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  #21  
Old 09-08-2020, 11:22 PM
czechsix's Avatar
czechsix czechsix is offline
 
Join Date: Mar 2006
Location: Spring Hill, KS
Posts: 376
Default New 5" SCAT tube

Not sure if Van's has the parts available yet, but in their announcement about the new IO-390-EXP119 they said one of the changes that would be included in all FWF kits going forward (regardless of which engine you choose) will be a larger 5" SCAT tube along with the corresponding aft right baffle and oil cooler shroud fittings where the tube connects on each end. That should flow more air through your oil cooler with corresponding drop in oil temps. Give the mothership a call...
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RV-8A N2D #80583 - built/flew/sold
RV-14A #140017 - wings complete, empacone in progress...
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  #22  
Old 09-09-2020, 12:27 AM
Bavafa Bavafa is offline
 
Join Date: Oct 2007
Location: Sacramento, CA
Posts: 3,494
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Quote:
Originally Posted by czechsix View Post
Not sure if Van's has the parts available yet, but in their announcement about the new IO-390-EXP119 they said one of the changes that would be included in all FWF kits going forward (regardless of which engine you choose) will be a larger 5" SCAT tube along with the corresponding aft right baffle and oil cooler shroud fittings where the tube connects on each end. That should flow more air through your oil cooler with corresponding drop in oil temps. Give the mothership a call...
although mine seem to be a normal temp for the RV14A, I am very much interested and planning on installing it on mine.
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Mehrdad
N825SM RV7A - IO360M1B - SOLD
N825MS RV14A - IO390 - Flying
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  #23  
Old 09-09-2020, 07:55 AM
ShortSnorter ShortSnorter is offline
 
Join Date: Dec 2013
Location: NOLA
Posts: 270
Default

Quote:
Originally Posted by czechsix View Post
Not sure if Van's has the parts available yet, but in their announcement about the new IO-390-EXP119 they said one of the changes that would be included in all FWF kits going forward (regardless of which engine you choose) will be a larger 5" SCAT tube along with the corresponding aft right baffle and oil cooler shroud fittings where the tube connects on each end. That should flow more air through your oil cooler with corresponding drop in oil temps. Give the mothership a call...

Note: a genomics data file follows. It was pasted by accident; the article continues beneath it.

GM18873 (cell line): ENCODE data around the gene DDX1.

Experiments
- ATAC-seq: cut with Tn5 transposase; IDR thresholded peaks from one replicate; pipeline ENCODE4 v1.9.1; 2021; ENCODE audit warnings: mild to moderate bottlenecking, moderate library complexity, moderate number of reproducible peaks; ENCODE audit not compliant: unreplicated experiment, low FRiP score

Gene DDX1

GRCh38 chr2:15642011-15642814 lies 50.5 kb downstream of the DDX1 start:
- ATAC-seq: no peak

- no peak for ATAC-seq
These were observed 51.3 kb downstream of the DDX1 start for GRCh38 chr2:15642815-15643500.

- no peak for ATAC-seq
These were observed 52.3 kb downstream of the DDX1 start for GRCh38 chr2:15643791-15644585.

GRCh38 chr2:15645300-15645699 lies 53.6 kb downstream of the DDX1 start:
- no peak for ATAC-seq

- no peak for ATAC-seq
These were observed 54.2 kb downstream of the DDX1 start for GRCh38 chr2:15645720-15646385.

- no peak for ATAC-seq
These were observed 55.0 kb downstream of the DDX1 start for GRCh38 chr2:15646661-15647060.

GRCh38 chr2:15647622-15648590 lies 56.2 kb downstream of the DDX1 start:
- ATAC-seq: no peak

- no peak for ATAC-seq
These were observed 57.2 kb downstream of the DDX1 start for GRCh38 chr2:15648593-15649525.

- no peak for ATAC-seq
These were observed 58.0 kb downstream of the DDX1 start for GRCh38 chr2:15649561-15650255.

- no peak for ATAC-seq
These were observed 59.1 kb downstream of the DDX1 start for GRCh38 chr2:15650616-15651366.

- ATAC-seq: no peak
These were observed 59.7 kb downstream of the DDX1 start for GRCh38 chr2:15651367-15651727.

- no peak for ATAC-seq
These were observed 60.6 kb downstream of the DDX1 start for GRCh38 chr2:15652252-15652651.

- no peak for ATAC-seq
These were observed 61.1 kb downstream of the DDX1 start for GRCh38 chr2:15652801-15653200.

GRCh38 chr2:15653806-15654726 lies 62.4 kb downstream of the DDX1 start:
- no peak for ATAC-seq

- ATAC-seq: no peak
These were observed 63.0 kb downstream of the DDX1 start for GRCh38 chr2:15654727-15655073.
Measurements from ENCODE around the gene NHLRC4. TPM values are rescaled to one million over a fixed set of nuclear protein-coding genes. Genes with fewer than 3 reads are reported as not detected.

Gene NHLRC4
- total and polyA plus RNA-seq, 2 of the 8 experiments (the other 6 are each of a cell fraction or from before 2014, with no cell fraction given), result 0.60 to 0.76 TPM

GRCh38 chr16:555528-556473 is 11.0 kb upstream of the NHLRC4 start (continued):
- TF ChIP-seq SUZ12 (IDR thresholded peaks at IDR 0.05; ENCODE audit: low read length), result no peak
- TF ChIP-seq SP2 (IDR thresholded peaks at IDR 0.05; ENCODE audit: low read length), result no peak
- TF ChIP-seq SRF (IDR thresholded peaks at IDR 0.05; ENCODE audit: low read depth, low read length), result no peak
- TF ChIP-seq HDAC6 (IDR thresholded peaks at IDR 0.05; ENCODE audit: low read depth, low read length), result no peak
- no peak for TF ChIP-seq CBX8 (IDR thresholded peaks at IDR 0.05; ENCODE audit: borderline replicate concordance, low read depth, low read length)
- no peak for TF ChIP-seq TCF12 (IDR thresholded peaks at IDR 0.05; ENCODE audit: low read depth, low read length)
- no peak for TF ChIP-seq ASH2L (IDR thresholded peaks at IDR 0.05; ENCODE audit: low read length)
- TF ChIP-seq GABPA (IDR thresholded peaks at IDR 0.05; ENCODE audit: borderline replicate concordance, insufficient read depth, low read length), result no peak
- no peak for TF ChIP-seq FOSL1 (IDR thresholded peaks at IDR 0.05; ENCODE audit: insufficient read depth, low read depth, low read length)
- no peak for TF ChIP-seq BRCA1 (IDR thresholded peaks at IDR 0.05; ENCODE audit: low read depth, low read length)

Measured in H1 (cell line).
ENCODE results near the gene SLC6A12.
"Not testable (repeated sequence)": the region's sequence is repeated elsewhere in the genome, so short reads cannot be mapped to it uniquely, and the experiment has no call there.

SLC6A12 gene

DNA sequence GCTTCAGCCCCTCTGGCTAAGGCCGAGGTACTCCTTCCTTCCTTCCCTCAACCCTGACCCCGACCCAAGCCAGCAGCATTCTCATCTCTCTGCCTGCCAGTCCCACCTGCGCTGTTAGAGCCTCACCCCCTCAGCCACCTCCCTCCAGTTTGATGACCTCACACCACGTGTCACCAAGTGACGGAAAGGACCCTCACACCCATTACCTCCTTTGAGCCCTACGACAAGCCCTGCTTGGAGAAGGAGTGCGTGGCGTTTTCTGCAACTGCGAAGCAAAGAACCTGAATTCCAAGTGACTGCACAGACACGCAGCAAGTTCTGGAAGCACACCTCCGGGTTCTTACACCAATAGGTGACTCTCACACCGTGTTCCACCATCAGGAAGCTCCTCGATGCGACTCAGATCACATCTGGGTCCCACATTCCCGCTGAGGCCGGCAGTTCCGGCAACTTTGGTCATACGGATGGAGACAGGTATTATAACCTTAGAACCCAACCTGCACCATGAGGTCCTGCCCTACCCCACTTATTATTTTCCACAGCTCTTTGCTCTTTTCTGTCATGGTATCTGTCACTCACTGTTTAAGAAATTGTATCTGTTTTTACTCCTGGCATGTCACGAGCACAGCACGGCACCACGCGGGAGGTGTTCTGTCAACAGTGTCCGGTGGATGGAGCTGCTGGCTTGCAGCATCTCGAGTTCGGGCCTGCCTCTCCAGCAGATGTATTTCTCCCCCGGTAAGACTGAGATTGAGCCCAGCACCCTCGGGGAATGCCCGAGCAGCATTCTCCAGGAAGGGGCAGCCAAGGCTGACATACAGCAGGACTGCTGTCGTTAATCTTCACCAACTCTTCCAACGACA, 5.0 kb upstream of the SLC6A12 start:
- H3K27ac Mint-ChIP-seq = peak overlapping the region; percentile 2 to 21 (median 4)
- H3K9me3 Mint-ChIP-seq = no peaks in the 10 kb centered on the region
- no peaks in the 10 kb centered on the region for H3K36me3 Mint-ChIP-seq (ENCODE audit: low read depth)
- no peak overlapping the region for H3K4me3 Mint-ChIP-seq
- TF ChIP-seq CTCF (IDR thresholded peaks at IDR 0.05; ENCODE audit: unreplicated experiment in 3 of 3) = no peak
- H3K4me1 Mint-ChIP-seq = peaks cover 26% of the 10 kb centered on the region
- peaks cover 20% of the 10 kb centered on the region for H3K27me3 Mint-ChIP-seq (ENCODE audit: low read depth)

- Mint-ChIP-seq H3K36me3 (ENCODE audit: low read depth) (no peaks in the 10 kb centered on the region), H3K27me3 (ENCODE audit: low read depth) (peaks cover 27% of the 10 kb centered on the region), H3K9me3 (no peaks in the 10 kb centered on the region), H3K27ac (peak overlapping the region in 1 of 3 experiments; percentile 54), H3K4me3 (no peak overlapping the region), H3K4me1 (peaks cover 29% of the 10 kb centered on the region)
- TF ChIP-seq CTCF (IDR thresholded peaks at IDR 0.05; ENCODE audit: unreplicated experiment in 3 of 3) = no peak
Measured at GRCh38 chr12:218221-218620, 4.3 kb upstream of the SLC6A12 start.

My baffle kit was backordered since June and shipped about a week and a half ago. The right right rear baffle was in fact the new 5" model (CB-00015A vs CB00015). Included were the new, larger, attachement hardware and SCAT tubing.
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  #24  
Old 09-09-2020, 10:00 PM
theduff theduff is offline
 
Join Date: Jan 2012
Location: Fallbrook Calif.
Posts: 309
Default Angle Valve Engine Oil Temps

Just a thought as I’ve battled oil temps as well. Most of you know by now that the angle valve engines employ piston cooling nozzles that spray a mist of oil on the bottom side of the piston to cool it. This elevates the oil temperature by 20* in my experience thus the larger coolers that are employed on these engines but generally CHTs stay in check. Think Porsche with 16 quarts of oil and no radiator, oil cooled not just air cooled.
In the Lycoming manual it lists the oil outlet temperature as 190*-210* for ALL their engines. Thanks to DanH’s diagram I can now see that where the temp probe is located on the oil filter adapter is indeed the oil outlet. Now they list the oil inlet temp ( pre oil cooler) as 165*-230*. The 165* is when the vernatherm opens and allows oil to flow to the cooler and 230* seems pretty universal as where mineral oil starts breaking down and losing its ability to lubricate. People get these 2 sets of numbers confused all the time as I often hear 230* used as a redline. This is a mistake if your temp probe is located in the usual location ie post cooler.